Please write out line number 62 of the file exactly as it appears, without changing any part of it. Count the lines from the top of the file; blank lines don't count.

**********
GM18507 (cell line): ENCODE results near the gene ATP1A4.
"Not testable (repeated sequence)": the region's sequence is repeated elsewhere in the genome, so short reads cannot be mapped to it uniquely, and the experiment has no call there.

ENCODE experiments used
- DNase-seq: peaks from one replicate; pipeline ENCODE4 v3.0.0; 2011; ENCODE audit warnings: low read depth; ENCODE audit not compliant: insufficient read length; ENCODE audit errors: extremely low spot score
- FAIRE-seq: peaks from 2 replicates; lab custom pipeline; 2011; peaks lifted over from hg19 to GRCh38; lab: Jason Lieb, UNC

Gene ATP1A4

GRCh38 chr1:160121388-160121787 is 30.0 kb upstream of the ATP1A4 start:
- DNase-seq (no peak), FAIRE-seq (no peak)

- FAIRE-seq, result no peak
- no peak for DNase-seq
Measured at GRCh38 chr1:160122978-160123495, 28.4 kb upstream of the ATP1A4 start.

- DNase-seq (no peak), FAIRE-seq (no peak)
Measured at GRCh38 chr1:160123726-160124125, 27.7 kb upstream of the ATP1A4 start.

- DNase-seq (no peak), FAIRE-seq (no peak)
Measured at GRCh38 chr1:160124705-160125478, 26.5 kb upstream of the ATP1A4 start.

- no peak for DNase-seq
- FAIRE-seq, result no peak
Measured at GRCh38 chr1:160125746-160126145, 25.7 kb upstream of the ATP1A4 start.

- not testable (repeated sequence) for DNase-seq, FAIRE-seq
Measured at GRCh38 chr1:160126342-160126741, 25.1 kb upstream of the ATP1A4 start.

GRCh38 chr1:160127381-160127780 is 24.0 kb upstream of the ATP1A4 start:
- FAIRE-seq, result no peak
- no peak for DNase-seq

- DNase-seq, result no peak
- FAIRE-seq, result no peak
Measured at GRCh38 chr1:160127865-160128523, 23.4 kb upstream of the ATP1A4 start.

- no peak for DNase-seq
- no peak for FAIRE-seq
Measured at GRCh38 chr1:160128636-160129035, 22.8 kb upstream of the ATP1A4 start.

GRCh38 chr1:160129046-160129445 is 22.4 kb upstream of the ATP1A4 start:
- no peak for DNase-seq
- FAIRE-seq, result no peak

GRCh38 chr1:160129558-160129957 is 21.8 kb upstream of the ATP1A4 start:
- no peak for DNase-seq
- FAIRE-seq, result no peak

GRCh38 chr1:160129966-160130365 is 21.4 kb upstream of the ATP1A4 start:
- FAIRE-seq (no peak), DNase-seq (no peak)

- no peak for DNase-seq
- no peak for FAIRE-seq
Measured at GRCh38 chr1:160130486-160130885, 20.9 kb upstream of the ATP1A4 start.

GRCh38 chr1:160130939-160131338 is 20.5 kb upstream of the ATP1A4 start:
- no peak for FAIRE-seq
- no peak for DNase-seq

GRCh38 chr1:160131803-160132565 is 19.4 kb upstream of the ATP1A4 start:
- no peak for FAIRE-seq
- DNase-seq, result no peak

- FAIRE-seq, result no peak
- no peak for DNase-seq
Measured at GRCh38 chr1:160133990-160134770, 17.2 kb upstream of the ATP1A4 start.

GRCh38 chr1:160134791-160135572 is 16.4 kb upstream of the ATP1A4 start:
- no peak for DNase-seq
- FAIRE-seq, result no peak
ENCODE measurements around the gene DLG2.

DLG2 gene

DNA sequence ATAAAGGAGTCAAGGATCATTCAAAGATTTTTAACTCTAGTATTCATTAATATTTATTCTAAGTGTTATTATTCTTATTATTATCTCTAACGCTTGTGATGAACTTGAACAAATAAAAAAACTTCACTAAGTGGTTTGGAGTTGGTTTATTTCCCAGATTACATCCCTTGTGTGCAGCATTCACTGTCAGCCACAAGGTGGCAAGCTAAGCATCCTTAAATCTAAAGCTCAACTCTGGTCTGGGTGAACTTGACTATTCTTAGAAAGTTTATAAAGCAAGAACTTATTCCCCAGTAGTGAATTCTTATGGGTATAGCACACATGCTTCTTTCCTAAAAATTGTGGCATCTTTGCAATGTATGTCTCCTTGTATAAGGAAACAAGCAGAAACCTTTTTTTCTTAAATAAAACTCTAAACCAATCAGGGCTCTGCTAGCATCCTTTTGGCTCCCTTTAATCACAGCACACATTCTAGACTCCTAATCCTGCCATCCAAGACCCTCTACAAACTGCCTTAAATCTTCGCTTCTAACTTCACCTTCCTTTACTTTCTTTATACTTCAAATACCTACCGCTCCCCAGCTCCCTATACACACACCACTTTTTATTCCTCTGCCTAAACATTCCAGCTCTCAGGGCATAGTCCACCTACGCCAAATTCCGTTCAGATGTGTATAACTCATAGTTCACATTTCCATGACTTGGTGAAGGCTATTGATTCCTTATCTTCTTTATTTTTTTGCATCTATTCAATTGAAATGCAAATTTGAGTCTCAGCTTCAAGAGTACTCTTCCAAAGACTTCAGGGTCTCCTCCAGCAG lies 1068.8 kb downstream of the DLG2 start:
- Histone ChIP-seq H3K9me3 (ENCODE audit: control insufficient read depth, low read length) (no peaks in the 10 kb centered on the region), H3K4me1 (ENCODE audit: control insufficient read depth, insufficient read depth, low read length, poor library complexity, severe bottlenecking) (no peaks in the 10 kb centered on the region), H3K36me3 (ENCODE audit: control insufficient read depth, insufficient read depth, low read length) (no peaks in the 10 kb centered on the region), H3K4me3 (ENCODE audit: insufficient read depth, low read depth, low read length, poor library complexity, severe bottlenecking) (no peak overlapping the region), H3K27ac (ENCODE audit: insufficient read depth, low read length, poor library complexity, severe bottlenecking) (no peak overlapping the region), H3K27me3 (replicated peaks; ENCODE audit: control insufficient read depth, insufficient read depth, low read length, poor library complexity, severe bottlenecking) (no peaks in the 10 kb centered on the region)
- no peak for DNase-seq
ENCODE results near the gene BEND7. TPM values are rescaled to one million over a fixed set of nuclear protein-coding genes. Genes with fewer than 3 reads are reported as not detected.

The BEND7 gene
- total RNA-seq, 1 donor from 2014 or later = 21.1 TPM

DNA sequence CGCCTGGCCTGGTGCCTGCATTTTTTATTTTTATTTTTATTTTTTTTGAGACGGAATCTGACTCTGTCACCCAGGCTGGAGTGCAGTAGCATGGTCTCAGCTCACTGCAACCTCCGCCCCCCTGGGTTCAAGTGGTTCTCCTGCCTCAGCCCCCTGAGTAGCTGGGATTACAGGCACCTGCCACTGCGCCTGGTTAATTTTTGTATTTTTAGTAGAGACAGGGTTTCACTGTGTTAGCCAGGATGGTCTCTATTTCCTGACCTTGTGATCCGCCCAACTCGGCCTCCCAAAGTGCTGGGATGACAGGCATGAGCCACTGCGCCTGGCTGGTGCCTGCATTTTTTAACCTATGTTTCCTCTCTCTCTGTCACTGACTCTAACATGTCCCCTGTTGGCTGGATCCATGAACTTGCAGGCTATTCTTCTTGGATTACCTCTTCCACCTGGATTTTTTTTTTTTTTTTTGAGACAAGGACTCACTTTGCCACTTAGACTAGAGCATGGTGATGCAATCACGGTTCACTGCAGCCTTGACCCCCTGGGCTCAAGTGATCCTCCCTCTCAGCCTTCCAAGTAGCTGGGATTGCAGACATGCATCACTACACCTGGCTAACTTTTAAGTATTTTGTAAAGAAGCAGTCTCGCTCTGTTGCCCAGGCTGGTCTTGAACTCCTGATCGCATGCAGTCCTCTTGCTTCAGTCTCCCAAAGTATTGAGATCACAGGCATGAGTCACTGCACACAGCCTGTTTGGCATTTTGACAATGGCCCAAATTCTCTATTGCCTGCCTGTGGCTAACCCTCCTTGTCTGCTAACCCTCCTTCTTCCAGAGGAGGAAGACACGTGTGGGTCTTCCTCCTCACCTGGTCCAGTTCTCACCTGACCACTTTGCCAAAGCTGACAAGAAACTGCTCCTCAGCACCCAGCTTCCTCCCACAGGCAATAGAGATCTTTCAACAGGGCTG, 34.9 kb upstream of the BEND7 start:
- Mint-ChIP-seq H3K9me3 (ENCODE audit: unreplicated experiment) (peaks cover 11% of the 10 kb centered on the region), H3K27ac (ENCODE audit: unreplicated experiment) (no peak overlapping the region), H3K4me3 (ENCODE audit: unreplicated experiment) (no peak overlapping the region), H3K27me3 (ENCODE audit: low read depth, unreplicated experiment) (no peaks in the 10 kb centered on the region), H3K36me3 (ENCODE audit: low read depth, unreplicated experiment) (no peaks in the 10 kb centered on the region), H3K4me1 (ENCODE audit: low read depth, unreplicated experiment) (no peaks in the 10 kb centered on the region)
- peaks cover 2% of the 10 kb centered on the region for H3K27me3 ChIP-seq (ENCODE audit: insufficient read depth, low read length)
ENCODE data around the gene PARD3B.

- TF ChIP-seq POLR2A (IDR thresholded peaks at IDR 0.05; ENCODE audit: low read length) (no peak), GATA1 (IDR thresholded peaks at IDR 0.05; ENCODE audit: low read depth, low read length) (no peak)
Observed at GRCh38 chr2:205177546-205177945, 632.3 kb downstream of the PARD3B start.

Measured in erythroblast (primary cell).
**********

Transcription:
- Mint-ChIP-seq H3K9me3 (ENCODE audit: unreplicated experiment) (peaks cover 11% of the 10 kb centered on the region), H3K27ac (ENCODE audit: unreplicated experiment) (no peak overlapping the region), H3K4me3 (ENCODE audit: unreplicated experiment) (no peak overlapping the region), H3K27me3 (ENCODE audit: low read depth, unreplicated experiment) (no peaks in the 10 kb centered on the region), H3K36me3 (ENCODE audit: low read depth, unreplicated experiment) (no peaks in the 10 kb centered on the region), H3K4me1 (ENCODE audit: low read depth, unreplicated experiment) (no peaks in the 10 kb centered on the region)